Last Updated: Friday - 09/24/2010
Week of October 27, 2003
Sister walks with the apostles
Acts of the Apostles featured at Scripturefest
By BILL GLEN
WCR Staff Writer
One could make a case that Sister Carol Perry once walked with the apostles.
This year's Scripturefest guest speaker provided the 100 patrons Oct. 18 at the Ukrainian Youth Unity Centre with a vivid portrayal of the ascension of Jesus and the beginnings of Christianity, under the theme The Acts of the Apostles.
It were as if Perry, a biblical scholar from Marble Collegiate Church in New York, strode step for step with the Apostles and chronicled the events, conveying them in her four talks.
Following the resurrection of Christ and the death of Stephen, the first Christian martyr, Perry said it was important to ignore the artful Christian illustrations of Saul (Paul) heading to Damascus.
"We have to put hair on his head and we have to take away his grey beard because we are dealing with someone who is probably, at most, 16 years of age. He has the energy, the enthusiasm and the lack of direction of so many young people, to this day."
After reading the passage where Saul, on his way to Damascus, is struck to the ground by a flash of light, Perry said to the audience, "When I talk about Saul lying on the road I know 99 per cent of you saw a horse there. Christian art has done that to us. We are so influenced by what we have seen that we forget what we have heard through the centuries.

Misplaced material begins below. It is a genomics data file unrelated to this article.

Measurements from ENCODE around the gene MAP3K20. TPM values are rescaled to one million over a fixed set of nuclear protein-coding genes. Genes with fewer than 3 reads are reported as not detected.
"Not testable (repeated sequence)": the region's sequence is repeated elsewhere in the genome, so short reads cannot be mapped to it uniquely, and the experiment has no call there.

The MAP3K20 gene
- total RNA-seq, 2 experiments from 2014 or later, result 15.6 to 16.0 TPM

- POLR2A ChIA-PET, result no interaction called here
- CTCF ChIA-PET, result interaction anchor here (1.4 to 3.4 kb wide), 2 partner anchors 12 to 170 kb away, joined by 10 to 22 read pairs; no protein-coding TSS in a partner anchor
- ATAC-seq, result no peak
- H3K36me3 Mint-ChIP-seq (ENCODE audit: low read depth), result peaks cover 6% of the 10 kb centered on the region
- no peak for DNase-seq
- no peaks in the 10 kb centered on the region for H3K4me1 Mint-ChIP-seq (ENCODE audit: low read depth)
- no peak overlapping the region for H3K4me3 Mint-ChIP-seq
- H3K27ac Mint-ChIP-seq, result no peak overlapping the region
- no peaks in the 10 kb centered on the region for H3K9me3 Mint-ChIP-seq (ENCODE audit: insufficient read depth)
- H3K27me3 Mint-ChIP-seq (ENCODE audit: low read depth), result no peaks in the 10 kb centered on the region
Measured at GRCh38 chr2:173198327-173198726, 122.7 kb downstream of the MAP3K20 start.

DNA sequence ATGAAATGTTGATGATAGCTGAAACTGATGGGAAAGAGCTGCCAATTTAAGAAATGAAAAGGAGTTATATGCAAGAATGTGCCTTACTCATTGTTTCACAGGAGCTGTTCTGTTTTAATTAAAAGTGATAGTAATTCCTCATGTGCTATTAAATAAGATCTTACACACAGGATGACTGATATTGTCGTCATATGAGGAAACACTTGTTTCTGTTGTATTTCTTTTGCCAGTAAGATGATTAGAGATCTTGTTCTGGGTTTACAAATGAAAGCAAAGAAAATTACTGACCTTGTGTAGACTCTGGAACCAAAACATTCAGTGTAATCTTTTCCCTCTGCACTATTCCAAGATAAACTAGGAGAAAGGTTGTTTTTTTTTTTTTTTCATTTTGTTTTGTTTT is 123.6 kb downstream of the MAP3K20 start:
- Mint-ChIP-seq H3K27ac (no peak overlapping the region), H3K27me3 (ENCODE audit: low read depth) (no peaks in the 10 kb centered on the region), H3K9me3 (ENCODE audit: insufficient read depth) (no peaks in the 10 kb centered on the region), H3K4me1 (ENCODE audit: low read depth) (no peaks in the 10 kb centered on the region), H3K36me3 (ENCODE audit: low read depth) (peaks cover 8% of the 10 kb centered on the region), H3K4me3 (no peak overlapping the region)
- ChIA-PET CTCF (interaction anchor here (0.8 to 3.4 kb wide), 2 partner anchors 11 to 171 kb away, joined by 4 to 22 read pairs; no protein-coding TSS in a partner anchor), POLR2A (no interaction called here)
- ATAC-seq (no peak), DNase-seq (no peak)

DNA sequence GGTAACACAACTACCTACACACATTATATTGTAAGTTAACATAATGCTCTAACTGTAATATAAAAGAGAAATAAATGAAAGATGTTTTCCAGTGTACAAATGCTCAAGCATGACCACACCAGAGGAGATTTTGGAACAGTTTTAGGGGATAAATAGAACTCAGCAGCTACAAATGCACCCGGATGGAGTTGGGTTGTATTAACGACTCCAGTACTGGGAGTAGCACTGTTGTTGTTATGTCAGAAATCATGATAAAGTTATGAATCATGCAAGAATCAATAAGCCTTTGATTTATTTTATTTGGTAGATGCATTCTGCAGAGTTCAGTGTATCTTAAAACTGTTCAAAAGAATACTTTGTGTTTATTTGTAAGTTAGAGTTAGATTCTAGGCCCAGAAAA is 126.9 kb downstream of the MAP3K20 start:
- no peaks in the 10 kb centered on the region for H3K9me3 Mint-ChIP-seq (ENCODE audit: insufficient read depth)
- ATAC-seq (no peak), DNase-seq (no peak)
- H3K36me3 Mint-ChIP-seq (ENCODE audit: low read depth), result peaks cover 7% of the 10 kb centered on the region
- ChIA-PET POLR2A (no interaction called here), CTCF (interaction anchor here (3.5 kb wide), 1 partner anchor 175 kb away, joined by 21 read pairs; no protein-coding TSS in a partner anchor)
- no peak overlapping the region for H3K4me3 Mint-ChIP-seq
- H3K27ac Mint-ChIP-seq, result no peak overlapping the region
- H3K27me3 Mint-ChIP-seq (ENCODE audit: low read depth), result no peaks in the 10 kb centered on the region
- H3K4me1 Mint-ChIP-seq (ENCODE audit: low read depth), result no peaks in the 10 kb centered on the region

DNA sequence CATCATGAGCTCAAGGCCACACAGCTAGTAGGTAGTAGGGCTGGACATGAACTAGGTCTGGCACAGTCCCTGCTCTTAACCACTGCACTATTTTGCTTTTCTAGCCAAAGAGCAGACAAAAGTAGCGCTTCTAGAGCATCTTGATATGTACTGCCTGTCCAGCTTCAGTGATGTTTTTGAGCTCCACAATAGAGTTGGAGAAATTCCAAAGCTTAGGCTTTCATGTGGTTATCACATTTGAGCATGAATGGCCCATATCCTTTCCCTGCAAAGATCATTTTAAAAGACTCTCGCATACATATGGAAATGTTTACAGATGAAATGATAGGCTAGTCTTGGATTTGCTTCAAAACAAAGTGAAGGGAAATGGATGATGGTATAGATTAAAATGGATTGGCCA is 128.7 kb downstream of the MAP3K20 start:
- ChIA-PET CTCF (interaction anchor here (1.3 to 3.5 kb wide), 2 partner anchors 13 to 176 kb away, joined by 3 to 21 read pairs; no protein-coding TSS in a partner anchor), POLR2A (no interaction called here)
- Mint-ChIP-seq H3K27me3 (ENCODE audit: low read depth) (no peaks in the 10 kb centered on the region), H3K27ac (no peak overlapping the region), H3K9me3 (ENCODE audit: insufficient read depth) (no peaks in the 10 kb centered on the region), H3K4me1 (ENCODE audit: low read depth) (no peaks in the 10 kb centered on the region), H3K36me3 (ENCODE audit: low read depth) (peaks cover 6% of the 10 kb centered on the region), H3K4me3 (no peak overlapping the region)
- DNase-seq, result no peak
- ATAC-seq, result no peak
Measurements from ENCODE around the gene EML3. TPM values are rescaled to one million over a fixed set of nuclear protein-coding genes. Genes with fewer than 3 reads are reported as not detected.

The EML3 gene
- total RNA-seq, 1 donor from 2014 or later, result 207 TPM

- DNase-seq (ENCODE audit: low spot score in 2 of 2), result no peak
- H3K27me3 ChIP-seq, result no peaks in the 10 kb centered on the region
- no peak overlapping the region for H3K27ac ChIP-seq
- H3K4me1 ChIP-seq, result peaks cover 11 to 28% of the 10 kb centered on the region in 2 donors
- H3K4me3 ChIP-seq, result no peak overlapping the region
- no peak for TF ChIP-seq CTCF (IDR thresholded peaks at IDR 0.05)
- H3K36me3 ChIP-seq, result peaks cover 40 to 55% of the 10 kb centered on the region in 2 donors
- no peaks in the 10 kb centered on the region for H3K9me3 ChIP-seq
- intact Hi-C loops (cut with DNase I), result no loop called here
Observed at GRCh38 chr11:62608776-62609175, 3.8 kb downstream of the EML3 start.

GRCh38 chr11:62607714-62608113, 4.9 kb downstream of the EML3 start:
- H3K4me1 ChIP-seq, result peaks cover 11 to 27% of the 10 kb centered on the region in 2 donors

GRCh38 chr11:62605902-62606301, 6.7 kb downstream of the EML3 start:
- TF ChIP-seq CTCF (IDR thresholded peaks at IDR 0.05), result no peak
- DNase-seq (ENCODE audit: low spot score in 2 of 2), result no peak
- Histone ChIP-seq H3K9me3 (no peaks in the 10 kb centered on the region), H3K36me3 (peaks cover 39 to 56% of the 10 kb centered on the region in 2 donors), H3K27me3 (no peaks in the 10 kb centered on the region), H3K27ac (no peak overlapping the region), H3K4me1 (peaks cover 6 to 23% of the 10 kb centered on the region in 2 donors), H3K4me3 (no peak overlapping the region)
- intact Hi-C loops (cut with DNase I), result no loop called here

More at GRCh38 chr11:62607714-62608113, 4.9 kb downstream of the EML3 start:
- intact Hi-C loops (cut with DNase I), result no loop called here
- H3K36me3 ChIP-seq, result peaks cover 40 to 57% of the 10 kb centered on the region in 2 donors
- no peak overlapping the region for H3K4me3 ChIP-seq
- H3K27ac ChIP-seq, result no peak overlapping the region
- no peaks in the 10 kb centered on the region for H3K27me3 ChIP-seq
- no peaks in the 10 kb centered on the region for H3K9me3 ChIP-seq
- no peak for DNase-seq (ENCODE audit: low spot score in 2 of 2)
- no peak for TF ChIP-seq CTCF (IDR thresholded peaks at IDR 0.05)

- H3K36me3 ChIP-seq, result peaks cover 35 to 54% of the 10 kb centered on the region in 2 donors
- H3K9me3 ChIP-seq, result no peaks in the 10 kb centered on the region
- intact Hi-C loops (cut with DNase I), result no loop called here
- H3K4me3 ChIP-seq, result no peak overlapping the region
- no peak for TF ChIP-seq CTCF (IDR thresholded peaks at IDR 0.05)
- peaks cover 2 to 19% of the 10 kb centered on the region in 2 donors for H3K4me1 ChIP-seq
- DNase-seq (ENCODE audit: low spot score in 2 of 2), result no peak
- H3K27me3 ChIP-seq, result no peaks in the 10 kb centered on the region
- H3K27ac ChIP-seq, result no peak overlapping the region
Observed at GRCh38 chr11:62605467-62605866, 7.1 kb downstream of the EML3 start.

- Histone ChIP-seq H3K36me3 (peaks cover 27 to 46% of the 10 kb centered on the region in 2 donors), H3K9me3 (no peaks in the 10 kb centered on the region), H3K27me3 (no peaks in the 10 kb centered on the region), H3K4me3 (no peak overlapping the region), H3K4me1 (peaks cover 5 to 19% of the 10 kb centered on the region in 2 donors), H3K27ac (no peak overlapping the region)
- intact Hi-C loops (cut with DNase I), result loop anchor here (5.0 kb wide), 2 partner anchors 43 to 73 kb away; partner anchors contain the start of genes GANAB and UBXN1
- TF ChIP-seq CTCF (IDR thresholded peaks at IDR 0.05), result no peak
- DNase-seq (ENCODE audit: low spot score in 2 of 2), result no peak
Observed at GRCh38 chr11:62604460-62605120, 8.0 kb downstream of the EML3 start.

"Saul was a poor rabbinical student. I doubt, sincerely, he had money for a horse. And secondly, horses were not the transportation of the ancient world. It was the donkey. The sure-footed, relatively cheap animal that even the poorest of the poor could afford."
She said Saul was young and vigorous and he could well have walked to Damascus.
The three days he sat in a small room in Damascus, blinded, had to be the three longest days of his life. His career was shattered because a blind man could not be a rabbi in the ancient world. Blind people were sinners.
"Put yourself in his position. Think about this. It was an incredible moment," she said. The audience stared at Perry, motionless, as if they were temporarily blind themselves, yet seeing everything Saul could not.
Perry said when Cornelius, a Roman centurion, sent a guard and two slaves to summon Peter following a visit from an angel, it was one of the most crucial moments in early Christian history.
"Peter knows what this means. If he goes into the house of a gentile - the house of a non-Jew - he, as a believing Jew, is considered unclean. If he eats with that non-Jew, he is excommunicated.
"What is he to do? And God, with his marvellous divine sense of humour, has sent this non-Jew who knocks on Peter's door, who is a Roman soldier. This is not a free country. The Romans are the enemy. There were any number of more desirable non-Jews out there whom God could have chosen," she said.
"But the very first gentile who wants to be part of the Christian community is the most unacceptable human being imaginable."
Peter did go to see Cornelius, who knelt before him. Peter told him to stand, for he was only a mortal, then said he truly understood that God shows no partiality, but that in every nation anyone who fears him and does what is right is acceptable to him.
"This a moment of divine revelation in Peter's life," she said.
"I'll assume 99 per cent of us are not of Jewish background. This is our call to the Christian faith. If Peter had not gone to the home of Cornelius, how much longer would it have taken for the first-century Church to wrestle with this issue of whether non-Jews could become one of them?"